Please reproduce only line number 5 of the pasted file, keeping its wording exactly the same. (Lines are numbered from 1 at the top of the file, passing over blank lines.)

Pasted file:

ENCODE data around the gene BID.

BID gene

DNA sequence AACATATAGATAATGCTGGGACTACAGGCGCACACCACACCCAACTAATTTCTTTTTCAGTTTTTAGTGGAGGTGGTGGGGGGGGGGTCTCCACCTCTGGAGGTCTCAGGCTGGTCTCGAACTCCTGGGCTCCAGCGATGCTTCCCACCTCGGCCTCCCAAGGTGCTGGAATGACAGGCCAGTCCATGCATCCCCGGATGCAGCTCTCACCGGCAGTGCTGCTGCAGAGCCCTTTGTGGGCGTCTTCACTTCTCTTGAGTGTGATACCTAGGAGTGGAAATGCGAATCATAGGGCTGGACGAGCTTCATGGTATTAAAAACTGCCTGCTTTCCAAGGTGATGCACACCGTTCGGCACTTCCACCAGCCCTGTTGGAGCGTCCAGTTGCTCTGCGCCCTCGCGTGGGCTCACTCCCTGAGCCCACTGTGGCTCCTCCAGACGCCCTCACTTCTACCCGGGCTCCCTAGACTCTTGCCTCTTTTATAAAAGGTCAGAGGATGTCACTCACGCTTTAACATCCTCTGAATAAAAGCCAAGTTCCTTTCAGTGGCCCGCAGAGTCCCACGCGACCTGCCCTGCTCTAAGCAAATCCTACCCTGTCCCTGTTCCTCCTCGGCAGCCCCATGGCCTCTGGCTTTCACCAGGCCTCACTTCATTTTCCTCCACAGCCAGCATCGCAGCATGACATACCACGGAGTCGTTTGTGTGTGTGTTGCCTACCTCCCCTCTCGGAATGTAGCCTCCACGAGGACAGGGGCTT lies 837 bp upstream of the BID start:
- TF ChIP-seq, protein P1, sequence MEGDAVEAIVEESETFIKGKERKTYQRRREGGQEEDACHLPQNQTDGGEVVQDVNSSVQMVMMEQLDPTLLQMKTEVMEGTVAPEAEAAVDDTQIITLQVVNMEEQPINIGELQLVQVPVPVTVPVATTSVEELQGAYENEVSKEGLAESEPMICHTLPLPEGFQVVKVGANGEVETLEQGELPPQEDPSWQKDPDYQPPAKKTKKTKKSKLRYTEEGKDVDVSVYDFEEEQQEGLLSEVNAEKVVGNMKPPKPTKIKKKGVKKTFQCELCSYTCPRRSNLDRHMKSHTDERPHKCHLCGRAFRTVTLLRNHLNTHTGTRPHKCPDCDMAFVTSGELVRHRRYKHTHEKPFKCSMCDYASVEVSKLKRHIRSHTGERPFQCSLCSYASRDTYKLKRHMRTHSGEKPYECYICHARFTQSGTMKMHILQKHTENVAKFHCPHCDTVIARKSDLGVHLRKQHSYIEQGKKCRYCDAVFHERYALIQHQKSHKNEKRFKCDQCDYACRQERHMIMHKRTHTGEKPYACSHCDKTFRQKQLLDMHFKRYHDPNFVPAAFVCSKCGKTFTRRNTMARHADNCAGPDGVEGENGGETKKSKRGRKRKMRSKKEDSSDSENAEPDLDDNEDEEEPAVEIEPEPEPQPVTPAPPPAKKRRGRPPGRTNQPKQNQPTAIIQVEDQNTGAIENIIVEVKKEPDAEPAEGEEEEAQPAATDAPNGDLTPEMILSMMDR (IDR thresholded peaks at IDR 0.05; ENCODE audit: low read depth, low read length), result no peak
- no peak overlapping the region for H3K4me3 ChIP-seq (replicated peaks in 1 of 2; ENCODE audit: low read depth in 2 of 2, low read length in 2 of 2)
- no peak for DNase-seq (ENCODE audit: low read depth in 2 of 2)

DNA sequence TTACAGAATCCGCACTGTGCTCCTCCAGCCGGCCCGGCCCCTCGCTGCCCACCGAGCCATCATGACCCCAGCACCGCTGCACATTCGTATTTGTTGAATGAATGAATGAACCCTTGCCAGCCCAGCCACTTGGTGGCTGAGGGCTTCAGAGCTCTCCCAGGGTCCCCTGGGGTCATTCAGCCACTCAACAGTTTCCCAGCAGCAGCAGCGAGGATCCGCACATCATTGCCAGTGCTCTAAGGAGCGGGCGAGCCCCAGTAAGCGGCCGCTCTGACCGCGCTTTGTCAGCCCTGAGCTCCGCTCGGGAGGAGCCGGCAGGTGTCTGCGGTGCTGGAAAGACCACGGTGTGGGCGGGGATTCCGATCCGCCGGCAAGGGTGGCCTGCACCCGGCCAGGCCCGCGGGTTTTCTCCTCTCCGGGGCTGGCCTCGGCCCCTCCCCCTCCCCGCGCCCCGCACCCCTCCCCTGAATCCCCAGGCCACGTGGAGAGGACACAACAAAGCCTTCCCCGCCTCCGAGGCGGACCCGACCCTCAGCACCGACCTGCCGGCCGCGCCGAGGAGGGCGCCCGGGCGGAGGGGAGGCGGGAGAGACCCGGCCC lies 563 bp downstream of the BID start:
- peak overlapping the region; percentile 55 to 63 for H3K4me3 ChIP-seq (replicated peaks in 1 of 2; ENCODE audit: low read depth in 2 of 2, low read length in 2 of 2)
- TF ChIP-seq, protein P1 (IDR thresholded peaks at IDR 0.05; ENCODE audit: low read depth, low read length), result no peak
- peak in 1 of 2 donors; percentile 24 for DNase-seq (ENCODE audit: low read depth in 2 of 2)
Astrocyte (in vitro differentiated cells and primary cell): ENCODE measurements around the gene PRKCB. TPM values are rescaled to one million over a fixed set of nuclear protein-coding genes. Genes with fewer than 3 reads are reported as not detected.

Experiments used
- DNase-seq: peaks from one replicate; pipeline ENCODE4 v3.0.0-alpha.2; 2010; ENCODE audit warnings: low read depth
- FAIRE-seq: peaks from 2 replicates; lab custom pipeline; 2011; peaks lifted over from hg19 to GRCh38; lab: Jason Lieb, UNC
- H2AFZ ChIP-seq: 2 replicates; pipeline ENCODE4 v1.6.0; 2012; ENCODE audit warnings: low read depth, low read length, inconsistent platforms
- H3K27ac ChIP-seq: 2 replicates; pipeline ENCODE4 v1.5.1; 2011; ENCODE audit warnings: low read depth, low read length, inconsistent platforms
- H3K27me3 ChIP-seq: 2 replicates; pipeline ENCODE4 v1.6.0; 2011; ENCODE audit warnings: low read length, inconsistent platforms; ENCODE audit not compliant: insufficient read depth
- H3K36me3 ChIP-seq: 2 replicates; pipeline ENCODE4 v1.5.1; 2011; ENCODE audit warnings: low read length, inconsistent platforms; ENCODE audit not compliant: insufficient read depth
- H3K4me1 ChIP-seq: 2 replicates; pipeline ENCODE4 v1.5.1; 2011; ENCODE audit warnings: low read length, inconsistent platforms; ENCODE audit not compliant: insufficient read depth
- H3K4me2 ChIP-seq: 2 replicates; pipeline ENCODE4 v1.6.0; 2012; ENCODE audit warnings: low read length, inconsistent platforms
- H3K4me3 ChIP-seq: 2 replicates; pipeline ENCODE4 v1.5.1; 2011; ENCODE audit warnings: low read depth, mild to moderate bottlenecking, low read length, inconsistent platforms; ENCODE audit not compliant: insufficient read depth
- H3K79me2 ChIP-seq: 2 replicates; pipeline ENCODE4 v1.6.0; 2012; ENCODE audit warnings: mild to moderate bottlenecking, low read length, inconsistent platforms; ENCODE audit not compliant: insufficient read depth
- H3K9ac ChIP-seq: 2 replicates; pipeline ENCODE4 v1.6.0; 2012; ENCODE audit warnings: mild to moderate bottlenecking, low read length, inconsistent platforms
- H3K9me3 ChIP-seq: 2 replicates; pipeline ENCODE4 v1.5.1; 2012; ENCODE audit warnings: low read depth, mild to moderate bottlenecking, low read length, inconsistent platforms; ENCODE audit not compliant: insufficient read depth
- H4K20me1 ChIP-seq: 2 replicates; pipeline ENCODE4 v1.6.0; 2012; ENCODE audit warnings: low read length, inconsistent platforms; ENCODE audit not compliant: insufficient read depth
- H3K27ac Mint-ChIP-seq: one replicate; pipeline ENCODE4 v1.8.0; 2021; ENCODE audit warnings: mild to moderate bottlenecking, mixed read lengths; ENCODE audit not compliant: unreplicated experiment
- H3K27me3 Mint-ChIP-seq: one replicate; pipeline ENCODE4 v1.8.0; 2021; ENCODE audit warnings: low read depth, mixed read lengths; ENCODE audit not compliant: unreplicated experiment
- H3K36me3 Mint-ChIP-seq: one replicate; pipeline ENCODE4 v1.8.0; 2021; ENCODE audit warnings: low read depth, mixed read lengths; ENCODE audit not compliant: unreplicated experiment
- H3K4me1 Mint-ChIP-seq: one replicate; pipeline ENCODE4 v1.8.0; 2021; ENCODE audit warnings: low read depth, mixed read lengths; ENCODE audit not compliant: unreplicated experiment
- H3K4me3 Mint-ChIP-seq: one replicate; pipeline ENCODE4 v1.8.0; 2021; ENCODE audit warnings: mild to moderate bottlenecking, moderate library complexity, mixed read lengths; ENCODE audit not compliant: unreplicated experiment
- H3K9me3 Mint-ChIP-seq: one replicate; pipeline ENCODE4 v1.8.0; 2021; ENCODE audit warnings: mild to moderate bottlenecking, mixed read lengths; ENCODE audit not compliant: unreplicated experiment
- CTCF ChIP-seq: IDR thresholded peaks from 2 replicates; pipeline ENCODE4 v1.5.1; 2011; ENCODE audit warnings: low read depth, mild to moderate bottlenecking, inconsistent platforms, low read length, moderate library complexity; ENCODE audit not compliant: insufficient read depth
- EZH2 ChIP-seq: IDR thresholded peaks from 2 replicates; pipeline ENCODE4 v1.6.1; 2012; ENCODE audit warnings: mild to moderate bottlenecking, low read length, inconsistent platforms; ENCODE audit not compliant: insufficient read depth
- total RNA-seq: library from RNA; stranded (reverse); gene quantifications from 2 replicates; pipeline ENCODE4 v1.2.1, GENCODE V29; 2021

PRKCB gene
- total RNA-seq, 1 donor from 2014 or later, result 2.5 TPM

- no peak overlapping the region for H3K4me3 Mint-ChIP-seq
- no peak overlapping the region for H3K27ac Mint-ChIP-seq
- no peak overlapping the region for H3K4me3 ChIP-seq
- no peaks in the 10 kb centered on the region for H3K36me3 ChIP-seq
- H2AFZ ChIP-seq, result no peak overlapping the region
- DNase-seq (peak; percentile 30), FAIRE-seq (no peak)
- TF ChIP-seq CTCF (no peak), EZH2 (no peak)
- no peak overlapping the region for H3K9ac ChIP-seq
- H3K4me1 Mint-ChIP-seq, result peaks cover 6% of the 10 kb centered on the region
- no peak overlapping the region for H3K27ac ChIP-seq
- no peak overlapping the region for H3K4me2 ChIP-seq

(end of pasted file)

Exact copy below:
- no peak overlapping the region for H3K4me3 ChIP-seq (replicated peaks in 1 of 2; ENCODE audit: low read depth in 2 of 2, low read length in 2 of 2)